A cat cannot (and should not) be compared with any other domestic pet, because of its many unique qualities.  Cats combine a strong sense of independence with a deep affection for its owner.  It is self-reliant but can be trained in obedience and tricks.  It is easy to house break, adapts well to apartment living, does not require you to take it on walks, and naturally keeps itself clean and neat.

General Health Care suggestions:

1. Have your new kitten examined by a veterinarian IMMEDIATELY after obtaining it.

2. Felv/FIV test – it is ideal to retest 6 months after last possible exposure

3. Vaccinations:

  1. Rabies
  2. Feline Distemper, Rhinotracheitis, Calicivirus, and Virulent Calici
  3. Feline Leukemia

4. We routinely DEWORM for the major internal parasites at the same time as immunizations are given.  Over-the-counter medications are usually NOT effective for some of the more common hidden parasites, and may even cause illness.  Watch the stools for small white segments that look similar to “rice.”  These are tapeworms and require a special type of medications.  Outdoor cats should be dewormed regularly with oral or topical medications.  We recommend checking at least two stool samples for kittens and yearly for adult cats.

5. Litter box training

  1. Usually no problem and done by instinct.
  2. Keep the litter box clean.   Plastic garbage bags can be used for litter box liners.
  3. High quality diets can decrease stool volume.

6. Flea control

  1. Confining the cat TOTALLY INDOORS is the best solution!
  2. Treat all cats with Revolution every month (even if they are strictly indoor).
  3. Treat home with Knock Out if fleas or flea dirt have been found.
  4. Treat all cats and dogs in the house with Revolution or Frontline Plus.
  5. Fleas may give the cat TAPEWORMS (“Rice” in the feces or on the hair coat).  Please call if there is a flea infestation or tapeworms are suspected.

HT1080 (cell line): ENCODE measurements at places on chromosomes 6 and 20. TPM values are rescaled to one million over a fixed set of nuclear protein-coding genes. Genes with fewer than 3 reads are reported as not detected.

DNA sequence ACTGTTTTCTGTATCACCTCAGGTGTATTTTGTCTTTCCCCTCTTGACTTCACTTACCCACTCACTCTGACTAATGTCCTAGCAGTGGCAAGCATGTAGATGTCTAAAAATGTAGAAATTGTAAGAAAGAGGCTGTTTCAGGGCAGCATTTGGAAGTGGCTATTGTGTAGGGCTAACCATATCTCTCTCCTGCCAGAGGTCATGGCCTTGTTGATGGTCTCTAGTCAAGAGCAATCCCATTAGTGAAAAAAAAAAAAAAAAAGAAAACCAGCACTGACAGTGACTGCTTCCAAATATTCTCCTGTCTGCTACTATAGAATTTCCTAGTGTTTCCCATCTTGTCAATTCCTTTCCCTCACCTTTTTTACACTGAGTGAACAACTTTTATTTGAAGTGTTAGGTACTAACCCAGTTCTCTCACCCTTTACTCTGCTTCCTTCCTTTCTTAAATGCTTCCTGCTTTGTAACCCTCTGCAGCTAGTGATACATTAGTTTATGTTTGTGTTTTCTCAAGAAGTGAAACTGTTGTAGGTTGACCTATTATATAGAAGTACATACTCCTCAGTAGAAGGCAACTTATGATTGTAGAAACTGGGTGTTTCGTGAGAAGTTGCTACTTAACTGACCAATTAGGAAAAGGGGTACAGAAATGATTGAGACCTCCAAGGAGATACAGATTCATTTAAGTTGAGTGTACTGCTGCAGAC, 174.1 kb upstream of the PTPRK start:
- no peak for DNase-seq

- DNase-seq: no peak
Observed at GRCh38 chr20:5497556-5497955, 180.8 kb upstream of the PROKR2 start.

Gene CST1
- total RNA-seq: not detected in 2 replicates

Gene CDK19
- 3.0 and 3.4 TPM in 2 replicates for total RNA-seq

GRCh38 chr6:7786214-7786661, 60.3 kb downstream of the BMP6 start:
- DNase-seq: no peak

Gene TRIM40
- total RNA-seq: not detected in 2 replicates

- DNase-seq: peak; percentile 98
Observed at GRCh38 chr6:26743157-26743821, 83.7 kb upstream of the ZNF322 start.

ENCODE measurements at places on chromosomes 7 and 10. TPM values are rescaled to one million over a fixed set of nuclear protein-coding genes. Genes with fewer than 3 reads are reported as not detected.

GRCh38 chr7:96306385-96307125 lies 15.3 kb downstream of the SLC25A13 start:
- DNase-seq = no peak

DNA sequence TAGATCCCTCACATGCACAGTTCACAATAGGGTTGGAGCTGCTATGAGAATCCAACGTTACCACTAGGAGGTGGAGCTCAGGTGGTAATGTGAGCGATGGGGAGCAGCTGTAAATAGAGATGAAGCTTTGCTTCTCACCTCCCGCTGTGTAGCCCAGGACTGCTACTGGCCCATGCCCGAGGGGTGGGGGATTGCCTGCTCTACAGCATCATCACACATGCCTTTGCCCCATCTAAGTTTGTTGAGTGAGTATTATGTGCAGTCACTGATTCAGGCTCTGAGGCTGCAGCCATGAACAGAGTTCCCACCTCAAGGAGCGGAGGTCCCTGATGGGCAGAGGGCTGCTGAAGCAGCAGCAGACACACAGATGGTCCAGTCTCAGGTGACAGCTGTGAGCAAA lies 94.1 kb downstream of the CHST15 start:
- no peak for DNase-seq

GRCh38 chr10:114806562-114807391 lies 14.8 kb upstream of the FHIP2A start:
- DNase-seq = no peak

7. Hazards

  1. Plants (Ex lilies) and other toxins (visit www.ASPCA.org for additional information)
  2. String
  3. Electrical cords
  4. Over the counter (OTC) medications
  5. Many human medications like Tylenol , Aspirin and Advil

8. Signs of Illness:  refusal to eat, vomiting, diarrhea, gagging, coughing, sneezing, sluggishness, eye discharge, increased drinking, increased urination, increased trips to the litter box, urinating outside of the box, hiding and other abnormalities.

9. Daily brushing limits shedding, improves coat, and prevents hairballs.

10. Hairballs:  Long-haired cats may need Laxatone twice a week to prevent hairballs.  Brushing daily is the most important hairball prevention.  Hairball formula cat foods can also be helpful.

11. Home dental care with t/d diet, tooth brushing and CET chews can be very beneficial in slowing the progression of periodontal disease.  This keeps your cat’s whole body healthier and decreases bad breath.  Regular care will decrease the number and extent of dental cleanings under anesthesia that you pet will need.

12. Carrier/Bedding – A plastic carrying crate is a good investment for cat trips and also as a “bed” at home.  It will give the kitten a private place and offers security.  It should be placed at least a couple of inches off the floor.

13. Play/Exercise – Once they become adults, cats typically will not entertain themselves with their toys but enjoy interactive play/exercise such as following a laser light, chasing after a moving toy and batting at a feather on a string.  This exercise helps give your cat mental stimulation as well as burning calories to minimize obesity – a problem for many indoor cats.

14. Commode training for cats

  1. Start by putting the litter box on the toilet seat so the cat becomes accustomed to jumping up when it needs to use the litter box.
  2. After a week or so, cut a little hole in the center of the litter box.  Every 4-5 days, increase the size of the hole, so the cat learns to balance itself over the hole.  At the same time, reduce the amount of litter placed in the box.
  3. In the end, of course, there should be NO litter in the box and the size of the hole should approximate that of the toilet seat.
  4. Be careful not to rush the training.  If your cat feels uncomfortable at any point, it will choose another location for its toilet.

15. Declawing:  If this procedure is elected, it should be done at 3-6 months of age (as soon as properly vaccinated, or at the time of spaying or neutering).  Front feet ONLY are done.

16. Neutering/Spaying – We recommend this be performed at 6 months of age for both male and female cats.

Note – Female cats are not like the dog!  They continue to “come in heat” every 3-4 weeks until they are bred.  Signs of “heat” include restlessness, vocalization, voice changes, nervousness, rolling on the floor, more affectionate, etc.

Cat/Kitten Information:

Veterinary Medicine

Verterinary Medicine

Veterinary Surgery

veterinary surgery

Boarding